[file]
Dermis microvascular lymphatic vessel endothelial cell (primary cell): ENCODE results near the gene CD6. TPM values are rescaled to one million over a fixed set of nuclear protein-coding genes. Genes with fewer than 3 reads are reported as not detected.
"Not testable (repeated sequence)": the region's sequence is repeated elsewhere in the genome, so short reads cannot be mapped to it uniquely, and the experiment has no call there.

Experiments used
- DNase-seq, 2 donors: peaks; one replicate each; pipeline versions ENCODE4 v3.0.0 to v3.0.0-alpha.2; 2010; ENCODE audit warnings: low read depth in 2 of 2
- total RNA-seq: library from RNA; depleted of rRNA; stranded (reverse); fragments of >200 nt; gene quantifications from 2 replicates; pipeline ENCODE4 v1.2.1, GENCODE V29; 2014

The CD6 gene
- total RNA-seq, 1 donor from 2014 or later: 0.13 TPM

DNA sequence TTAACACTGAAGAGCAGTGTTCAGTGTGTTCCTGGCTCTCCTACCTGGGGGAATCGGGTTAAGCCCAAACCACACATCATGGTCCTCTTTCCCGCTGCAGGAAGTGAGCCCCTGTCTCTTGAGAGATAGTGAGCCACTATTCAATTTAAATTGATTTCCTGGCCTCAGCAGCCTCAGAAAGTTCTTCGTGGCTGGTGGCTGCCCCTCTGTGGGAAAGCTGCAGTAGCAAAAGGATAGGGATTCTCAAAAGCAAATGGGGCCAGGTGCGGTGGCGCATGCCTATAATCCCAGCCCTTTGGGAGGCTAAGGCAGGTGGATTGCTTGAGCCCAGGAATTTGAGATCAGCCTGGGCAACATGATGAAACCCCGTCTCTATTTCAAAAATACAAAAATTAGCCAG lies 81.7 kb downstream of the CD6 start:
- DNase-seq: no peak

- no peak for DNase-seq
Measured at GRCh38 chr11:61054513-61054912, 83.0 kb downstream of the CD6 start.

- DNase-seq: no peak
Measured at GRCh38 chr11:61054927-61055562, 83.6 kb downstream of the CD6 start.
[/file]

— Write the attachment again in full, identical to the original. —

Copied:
Dermis microvascular lymphatic vessel endothelial cell (primary cell): ENCODE results near the gene CD6. TPM values are rescaled to one million over a fixed set of nuclear protein-coding genes. Genes with fewer than 3 reads are reported as not detected.
"Not testable (repeated sequence)": the region's sequence is repeated elsewhere in the genome, so short reads cannot be mapped to it uniquely, and the experiment has no call there.

Experiments used
- DNase-seq, 2 donors: peaks; one replicate each; pipeline versions ENCODE4 v3.0.0 to v3.0.0-alpha.2; 2010; ENCODE audit warnings: low read depth in 2 of 2
- total RNA-seq: library from RNA; depleted of rRNA; stranded (reverse); fragments of >200 nt; gene quantifications from 2 replicates; pipeline ENCODE4 v1.2.1, GENCODE V29; 2014

The CD6 gene
- total RNA-seq, 1 donor from 2014 or later: 0.13 TPM

DNA sequence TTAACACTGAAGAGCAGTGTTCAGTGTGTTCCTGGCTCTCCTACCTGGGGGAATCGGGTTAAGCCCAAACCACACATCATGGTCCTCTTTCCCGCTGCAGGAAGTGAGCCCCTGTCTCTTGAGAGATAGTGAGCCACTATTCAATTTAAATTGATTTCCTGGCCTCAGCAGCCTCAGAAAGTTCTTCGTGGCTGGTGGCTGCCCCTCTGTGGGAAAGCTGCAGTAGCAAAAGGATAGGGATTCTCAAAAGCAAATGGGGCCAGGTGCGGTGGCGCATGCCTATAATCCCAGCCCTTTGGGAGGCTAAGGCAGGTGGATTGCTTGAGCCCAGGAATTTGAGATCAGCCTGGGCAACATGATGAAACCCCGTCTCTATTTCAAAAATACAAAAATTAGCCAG lies 81.7 kb downstream of the CD6 start:
- DNase-seq: no peak

- no peak for DNase-seq
Measured at GRCh38 chr11:61054513-61054912, 83.0 kb downstream of the CD6 start.

- DNase-seq: no peak
Measured at GRCh38 chr11:61054927-61055562, 83.6 kb downstream of the CD6 start.